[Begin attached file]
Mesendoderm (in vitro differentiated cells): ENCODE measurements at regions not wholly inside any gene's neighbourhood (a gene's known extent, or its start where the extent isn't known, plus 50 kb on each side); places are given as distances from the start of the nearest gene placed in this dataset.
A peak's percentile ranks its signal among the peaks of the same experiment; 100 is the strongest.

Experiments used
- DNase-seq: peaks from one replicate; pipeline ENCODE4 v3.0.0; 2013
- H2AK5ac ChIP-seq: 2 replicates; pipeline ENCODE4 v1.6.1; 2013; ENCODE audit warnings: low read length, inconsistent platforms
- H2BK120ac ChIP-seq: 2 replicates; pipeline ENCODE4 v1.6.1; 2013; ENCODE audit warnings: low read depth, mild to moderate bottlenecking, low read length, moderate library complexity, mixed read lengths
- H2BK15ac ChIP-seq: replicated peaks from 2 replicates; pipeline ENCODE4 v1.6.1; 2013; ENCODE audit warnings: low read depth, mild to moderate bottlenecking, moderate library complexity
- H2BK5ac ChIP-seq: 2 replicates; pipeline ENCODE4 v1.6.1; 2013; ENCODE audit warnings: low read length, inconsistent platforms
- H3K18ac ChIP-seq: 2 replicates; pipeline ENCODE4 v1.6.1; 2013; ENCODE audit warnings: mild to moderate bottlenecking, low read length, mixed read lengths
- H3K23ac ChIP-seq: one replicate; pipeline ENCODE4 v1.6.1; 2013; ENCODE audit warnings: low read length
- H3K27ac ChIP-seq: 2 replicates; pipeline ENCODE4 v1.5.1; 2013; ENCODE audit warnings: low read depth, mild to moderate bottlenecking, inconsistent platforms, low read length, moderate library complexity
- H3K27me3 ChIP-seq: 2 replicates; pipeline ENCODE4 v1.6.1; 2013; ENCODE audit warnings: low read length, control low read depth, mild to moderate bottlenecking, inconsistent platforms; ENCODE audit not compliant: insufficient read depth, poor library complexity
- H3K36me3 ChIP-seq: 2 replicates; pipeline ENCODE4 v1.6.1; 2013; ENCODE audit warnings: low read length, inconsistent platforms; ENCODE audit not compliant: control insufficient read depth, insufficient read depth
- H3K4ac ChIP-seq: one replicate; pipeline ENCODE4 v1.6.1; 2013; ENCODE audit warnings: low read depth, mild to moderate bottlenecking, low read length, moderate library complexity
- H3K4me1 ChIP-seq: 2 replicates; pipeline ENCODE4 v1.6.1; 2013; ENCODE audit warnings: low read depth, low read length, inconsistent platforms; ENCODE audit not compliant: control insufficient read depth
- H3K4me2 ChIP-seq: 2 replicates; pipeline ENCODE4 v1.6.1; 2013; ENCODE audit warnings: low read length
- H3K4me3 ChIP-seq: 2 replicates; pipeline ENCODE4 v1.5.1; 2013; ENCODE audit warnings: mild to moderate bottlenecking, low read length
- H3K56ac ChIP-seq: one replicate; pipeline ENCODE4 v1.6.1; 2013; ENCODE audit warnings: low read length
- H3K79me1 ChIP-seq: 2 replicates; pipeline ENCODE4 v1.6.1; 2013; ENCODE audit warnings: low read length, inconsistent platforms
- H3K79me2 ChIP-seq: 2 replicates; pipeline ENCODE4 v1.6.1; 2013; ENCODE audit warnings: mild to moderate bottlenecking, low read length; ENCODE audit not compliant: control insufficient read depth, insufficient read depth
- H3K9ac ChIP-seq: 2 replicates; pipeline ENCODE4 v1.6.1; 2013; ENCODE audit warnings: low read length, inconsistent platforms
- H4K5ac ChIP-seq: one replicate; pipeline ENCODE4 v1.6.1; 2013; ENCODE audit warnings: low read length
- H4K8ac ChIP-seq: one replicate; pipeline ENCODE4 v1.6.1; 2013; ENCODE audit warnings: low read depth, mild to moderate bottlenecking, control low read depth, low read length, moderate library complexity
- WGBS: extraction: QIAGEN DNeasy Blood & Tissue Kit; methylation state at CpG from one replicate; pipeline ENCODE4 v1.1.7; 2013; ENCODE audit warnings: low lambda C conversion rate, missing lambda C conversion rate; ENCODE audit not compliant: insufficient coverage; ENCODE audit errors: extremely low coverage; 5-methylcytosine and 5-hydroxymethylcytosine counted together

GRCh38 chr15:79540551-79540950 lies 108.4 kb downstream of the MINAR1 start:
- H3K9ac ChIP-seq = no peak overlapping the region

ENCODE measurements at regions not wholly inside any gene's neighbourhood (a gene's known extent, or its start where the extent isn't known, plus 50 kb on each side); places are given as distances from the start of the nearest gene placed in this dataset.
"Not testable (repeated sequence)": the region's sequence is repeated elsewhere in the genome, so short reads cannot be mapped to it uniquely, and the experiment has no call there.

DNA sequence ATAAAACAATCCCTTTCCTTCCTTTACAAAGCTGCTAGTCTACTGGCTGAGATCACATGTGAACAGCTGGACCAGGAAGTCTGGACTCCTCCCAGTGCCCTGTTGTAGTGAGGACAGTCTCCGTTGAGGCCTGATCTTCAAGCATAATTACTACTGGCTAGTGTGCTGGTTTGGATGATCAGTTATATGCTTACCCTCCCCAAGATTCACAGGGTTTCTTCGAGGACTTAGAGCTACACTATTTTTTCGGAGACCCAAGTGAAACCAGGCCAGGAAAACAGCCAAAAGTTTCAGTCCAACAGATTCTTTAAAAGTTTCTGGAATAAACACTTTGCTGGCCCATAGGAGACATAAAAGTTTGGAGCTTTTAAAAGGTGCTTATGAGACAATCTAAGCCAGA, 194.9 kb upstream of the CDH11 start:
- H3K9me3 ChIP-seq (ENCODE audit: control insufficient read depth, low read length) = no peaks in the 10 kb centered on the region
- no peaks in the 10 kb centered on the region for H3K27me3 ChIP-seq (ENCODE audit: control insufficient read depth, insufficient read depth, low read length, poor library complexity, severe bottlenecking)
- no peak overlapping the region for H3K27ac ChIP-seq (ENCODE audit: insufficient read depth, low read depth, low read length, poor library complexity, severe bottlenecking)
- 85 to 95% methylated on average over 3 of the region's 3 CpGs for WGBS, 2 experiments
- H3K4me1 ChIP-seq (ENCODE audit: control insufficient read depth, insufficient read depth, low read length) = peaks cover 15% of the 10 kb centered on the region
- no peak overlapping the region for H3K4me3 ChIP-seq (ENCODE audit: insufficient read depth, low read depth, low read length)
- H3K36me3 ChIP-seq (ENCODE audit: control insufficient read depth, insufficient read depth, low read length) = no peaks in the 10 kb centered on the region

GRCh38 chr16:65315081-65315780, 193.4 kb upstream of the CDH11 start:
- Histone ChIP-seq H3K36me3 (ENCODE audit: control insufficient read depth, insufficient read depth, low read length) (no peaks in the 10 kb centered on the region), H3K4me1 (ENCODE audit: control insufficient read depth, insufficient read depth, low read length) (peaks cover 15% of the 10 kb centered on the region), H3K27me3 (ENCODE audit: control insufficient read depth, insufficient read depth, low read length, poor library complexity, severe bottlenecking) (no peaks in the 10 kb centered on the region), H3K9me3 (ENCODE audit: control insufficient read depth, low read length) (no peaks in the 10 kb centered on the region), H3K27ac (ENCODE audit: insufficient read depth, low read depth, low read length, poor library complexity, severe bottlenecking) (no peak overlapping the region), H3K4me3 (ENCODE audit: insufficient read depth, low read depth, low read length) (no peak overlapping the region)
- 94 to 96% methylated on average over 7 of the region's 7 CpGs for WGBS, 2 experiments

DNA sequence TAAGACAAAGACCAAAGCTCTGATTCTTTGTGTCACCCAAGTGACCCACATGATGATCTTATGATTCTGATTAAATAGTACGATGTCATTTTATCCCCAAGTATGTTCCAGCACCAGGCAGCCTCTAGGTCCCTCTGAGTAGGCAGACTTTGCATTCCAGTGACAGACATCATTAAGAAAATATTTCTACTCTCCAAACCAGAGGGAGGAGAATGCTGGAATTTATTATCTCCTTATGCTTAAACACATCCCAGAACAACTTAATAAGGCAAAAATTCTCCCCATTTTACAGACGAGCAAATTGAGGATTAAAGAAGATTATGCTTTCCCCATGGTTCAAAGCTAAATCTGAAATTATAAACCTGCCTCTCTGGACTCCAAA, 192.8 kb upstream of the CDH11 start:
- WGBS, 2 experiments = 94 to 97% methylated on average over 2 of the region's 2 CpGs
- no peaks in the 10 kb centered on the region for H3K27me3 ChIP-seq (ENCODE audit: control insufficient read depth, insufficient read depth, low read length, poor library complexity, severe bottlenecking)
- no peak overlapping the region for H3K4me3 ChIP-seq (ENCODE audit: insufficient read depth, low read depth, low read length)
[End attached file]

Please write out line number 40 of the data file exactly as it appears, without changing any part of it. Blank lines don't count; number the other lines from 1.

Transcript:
DNA sequence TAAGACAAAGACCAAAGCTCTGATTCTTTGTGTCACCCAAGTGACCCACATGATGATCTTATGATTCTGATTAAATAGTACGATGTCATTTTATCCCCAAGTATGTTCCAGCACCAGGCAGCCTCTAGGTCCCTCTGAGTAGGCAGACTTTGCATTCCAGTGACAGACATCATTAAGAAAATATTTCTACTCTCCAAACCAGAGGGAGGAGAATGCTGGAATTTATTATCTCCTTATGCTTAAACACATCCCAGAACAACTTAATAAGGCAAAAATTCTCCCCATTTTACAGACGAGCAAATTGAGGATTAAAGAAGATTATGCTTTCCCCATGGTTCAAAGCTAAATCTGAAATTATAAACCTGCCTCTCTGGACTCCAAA, 192.8 kb upstream of the CDH11 start: